The 1980 theatrical Superman IIEdit

With Lester placed as director, he was not sympathetic to Donner's filmmaking style commenting "I think that Donner was emphasizing a kind of grandiose myth. There was a kind of David Lean-ish attempt in several sequences, and enormous scale. There was a type of epic quality which isn't in my nature, so my work really didn't embrace that...That's not me. That's his vision of it. I'm more quirky and I play around with slightly more unexpected silliness."[15] Since Geoffrey Unsworth had died before the release of Superman, Lester brought on cinematographer Robert Paynter to have the film evoke the garish color scheme of the comics.[16]

Tom Mankiewicz was approached by Terry Semel, then a Warner Bros. vice president, to return for the sequel, but he declined out of loyalty to Donner. He recounted "I have a lot of respect for him. [referring to Richard Lester] Friendship is more important than anything. And Dick [Donner] brought me on the picture and my loyalty was with Dick and I couldn't believe that they fired him."[17][18] David and Leslie Newman were then brought back to re-tool the script constructing a new opening and a ending. The new opening involved Superman thwarting the nuclear terrorists at the Eiffel Tower. The new ending involved Clark causing Lois to forget his secret identity through a hypnotic kiss.[19]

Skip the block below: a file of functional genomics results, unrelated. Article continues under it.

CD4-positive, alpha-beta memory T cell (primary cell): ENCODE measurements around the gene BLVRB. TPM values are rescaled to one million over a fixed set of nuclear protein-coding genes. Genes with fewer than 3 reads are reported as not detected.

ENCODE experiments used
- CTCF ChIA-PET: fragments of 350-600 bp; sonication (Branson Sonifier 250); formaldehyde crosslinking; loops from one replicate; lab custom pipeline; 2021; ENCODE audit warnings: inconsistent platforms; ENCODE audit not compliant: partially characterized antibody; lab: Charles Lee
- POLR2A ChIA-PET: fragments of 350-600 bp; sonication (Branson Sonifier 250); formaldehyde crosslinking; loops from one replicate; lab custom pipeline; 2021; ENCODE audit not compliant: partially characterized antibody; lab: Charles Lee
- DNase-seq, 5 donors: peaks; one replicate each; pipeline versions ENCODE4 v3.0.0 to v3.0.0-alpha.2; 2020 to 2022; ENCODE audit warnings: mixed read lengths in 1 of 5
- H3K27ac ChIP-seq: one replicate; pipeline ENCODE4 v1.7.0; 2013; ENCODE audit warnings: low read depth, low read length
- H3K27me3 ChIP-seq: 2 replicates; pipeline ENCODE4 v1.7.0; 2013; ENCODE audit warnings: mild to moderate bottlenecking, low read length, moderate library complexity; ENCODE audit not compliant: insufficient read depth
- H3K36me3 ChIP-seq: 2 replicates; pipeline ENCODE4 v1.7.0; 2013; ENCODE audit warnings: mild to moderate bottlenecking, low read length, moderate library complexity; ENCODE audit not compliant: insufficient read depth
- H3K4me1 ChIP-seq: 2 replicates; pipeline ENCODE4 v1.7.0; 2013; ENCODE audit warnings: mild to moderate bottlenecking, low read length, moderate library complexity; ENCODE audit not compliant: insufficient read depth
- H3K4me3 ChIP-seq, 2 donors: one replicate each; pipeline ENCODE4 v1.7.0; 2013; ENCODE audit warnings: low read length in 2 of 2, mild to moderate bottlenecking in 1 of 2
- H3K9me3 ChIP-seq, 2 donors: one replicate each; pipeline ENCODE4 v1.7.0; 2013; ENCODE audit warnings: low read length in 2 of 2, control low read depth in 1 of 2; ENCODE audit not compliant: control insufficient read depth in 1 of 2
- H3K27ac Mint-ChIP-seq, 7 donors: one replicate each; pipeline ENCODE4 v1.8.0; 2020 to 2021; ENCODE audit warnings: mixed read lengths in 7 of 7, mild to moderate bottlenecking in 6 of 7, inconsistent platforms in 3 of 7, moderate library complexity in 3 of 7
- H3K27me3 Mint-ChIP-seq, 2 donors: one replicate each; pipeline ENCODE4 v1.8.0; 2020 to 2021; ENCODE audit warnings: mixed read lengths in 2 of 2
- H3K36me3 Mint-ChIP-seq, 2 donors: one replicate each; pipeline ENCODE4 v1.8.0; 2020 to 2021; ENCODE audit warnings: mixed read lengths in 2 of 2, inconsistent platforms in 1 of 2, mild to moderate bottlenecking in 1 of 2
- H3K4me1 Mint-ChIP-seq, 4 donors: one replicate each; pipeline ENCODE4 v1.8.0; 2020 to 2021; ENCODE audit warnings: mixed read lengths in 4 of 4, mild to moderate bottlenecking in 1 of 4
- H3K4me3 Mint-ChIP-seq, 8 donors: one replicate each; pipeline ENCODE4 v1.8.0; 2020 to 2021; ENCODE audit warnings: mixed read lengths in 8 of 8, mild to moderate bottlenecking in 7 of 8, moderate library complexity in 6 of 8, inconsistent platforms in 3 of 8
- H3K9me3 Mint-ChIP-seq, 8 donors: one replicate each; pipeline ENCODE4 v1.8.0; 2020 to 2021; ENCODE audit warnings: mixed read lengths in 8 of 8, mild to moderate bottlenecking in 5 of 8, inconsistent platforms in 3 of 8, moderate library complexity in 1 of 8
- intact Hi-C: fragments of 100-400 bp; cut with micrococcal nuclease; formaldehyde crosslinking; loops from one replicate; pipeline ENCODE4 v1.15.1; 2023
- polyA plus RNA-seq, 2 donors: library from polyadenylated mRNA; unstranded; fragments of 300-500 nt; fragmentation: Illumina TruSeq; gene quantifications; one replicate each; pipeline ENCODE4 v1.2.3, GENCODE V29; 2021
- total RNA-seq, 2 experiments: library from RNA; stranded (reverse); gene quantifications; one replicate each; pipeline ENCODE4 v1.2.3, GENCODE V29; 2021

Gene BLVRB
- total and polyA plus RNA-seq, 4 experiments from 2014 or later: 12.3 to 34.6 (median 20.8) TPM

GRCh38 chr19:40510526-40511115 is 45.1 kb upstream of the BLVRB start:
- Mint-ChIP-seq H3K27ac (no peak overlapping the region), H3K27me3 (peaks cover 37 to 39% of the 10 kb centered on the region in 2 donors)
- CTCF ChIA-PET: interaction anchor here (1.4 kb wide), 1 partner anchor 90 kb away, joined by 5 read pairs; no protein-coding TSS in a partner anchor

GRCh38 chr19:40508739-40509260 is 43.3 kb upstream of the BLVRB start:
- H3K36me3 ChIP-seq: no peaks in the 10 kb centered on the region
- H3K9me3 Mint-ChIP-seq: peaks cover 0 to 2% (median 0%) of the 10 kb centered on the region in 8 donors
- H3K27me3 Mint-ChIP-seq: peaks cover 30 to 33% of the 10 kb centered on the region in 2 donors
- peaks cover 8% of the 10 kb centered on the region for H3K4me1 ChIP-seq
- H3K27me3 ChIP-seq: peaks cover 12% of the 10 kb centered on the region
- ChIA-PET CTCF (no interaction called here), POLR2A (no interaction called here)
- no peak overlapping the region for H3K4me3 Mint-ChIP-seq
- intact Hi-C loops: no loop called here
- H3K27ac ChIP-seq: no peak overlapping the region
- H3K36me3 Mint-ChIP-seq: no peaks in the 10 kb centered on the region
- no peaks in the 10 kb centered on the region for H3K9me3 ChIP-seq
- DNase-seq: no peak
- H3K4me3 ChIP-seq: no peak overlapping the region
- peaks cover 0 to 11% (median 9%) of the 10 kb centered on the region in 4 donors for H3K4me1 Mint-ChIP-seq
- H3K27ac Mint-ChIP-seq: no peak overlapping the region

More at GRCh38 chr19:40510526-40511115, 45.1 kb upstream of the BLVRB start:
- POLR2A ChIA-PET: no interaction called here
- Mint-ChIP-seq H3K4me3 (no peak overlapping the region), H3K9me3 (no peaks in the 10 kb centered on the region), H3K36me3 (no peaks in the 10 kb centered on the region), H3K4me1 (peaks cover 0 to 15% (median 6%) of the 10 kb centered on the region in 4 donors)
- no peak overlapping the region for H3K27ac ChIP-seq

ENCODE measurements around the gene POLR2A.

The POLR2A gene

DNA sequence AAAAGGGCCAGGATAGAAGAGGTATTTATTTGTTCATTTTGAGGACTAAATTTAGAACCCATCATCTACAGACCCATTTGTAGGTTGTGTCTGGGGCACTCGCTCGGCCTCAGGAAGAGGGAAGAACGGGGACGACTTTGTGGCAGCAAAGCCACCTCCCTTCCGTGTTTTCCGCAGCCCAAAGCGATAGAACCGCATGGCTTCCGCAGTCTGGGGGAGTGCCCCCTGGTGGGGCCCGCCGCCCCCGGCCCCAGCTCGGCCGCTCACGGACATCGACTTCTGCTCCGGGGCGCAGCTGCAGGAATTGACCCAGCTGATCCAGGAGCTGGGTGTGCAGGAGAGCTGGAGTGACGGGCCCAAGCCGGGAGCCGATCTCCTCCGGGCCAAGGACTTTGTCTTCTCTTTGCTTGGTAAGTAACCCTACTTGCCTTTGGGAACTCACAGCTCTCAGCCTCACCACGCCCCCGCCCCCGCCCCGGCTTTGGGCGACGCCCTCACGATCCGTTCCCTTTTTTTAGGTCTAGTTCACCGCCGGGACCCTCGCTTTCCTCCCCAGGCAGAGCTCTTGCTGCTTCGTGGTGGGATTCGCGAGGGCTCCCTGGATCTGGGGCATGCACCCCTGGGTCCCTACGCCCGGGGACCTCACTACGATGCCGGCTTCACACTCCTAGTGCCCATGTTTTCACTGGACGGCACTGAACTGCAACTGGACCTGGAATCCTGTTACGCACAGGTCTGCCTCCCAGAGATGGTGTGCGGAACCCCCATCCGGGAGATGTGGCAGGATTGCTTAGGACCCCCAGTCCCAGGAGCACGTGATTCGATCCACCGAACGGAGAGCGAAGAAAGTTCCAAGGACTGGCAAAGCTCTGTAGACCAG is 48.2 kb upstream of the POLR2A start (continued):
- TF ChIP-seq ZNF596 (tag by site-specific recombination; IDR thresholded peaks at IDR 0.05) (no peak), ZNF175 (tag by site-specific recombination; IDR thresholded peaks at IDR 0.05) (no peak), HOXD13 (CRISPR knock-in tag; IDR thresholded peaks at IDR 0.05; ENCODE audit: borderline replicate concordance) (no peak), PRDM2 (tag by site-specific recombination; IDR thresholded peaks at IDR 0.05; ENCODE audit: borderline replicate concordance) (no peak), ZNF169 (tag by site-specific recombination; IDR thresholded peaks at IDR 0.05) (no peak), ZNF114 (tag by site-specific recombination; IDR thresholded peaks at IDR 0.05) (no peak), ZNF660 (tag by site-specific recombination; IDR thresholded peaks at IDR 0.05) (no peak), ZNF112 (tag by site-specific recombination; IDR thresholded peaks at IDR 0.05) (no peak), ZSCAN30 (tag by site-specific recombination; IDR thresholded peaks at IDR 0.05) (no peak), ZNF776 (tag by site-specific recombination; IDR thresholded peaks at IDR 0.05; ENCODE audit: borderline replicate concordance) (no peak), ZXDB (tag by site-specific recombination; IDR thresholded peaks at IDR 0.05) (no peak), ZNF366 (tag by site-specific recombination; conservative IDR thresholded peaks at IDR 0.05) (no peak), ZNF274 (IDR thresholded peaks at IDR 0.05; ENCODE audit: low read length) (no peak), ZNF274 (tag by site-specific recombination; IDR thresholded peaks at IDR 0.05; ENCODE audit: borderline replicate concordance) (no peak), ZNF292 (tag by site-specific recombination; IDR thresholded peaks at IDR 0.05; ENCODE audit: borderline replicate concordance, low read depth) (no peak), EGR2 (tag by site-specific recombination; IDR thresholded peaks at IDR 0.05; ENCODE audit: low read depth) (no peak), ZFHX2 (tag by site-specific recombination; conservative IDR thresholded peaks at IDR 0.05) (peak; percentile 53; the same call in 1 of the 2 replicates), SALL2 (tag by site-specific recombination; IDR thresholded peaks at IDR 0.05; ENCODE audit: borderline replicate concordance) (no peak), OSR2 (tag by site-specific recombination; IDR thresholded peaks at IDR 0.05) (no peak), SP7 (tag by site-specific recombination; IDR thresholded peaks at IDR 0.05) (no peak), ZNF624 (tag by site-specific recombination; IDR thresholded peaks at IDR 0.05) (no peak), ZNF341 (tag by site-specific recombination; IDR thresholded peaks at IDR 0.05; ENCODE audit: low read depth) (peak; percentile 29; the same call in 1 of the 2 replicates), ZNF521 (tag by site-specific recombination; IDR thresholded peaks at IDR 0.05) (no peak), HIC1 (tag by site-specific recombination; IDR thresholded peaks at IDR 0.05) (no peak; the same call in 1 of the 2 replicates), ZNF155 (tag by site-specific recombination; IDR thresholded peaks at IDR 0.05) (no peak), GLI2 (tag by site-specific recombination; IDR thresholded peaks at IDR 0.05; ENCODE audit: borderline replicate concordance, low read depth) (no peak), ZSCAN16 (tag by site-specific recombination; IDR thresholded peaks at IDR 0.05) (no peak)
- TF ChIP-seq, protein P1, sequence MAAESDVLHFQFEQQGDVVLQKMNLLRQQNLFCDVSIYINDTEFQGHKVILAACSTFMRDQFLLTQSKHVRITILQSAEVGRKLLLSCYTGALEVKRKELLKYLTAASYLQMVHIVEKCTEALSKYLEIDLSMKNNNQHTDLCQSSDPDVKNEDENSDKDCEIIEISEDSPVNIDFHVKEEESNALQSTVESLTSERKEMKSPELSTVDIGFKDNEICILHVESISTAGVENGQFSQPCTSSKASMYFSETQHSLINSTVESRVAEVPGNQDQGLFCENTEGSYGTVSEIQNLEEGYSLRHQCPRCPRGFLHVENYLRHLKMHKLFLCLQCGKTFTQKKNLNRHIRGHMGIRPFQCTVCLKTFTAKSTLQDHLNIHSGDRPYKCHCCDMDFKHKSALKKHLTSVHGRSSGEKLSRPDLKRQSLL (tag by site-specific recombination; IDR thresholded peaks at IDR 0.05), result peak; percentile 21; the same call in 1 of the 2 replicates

Additionally, Christopher Reeve had became unavailable as he accepted to star in the romantic fantasy film, Somewhere in Time, five months into the production shutdown by which his contract to shoot both Superman films back-to-back had expired. Reeve had claimed that twelve hours after his casting was announced, he received a letter from the producers to be available for Superman II on July 16, which was only five days after he was to finish filming Somewhere in Time.[20] In March 1979, the Salkinds filed suit against Reeve alleging he had breached his contract by walking off the sequel.[21] Furthermore, Reeve had held reservations with Lester and the Newmans' script following the departure of Donner. During the renegotiation of his contract, Reeve agreed to the financial terms, but demanded more artistic control.[22]

The remaining sequences left to be shot included the scenes of the super-villains in Midwest America and the battle in Metropolis, which were all shot by Lester. Gene Hackman, out of loyalty to Donner, declined to return for re-shoots, which necessitated the need for a stand-in actor and a voice double for several scenes.[19] Filming for Superman II re-commenced in September 1979.[23] Throughout filming, Lester caused tensions as he opted to retain his directorial technique for his three-camera setup, which frustrated the actors as they did not know when they were being filmed for their close-ups.[16] Filming was completed on March 10, 1980.[24] Composer John Williams was flown to England to score the film in which he was given a screening with Ilya Salkind and Richard Lester. When Salkind left the projection room, Williams and Lester fell into an argument, and when Salkind returned, Williams told him that he "could not get along with this man". Ken Thorne was then selected to score the sequel.[24][25] Before the film's release, Warner Bros. had appealed to the Directors Guild of America to assign the appropriate co-director credit, in which they argued Lester could not be credited unless he shot 40 percent of the film. Although Lester had earlier thought he would not be credited, he approached Donner to see if he wished to be credited as co-director, in which Donner replied, "I don't share credit".[26][27]